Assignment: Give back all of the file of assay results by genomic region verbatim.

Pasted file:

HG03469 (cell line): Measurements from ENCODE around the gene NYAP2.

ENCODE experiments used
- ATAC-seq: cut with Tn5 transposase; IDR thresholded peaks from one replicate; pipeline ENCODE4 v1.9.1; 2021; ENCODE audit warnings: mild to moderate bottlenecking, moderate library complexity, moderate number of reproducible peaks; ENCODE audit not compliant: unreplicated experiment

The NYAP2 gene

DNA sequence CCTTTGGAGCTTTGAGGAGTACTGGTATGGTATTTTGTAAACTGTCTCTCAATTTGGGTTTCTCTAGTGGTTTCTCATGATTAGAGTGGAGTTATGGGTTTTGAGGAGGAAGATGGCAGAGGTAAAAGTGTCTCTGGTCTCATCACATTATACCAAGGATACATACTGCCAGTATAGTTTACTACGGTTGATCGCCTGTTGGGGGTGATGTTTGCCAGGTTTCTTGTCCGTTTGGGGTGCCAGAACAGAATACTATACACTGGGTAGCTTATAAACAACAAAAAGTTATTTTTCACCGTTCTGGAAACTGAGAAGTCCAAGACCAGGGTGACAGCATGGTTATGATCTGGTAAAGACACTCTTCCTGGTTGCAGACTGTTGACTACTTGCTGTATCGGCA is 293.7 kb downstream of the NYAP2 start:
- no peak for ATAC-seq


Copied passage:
HG03469 (cell line): Measurements from ENCODE around the gene NYAP2.

ENCODE experiments used
- ATAC-seq: cut with Tn5 transposase; IDR thresholded peaks from one replicate; pipeline ENCODE4 v1.9.1; 2021; ENCODE audit warnings: mild to moderate bottlenecking, moderate library complexity, moderate number of reproducible peaks; ENCODE audit not compliant: unreplicated experiment

The NYAP2 gene

DNA sequence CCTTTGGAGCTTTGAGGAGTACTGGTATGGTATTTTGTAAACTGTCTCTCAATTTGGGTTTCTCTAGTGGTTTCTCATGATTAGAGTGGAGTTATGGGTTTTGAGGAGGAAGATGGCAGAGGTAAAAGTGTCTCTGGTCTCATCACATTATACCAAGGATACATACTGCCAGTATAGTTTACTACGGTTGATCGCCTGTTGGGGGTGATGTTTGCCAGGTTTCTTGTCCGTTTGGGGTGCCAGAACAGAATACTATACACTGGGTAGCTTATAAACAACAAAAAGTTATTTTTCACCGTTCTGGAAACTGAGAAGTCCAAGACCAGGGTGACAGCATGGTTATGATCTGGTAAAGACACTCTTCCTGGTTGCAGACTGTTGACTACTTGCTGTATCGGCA is 293.7 kb downstream of the NYAP2 start:
- no peak for ATAC-seq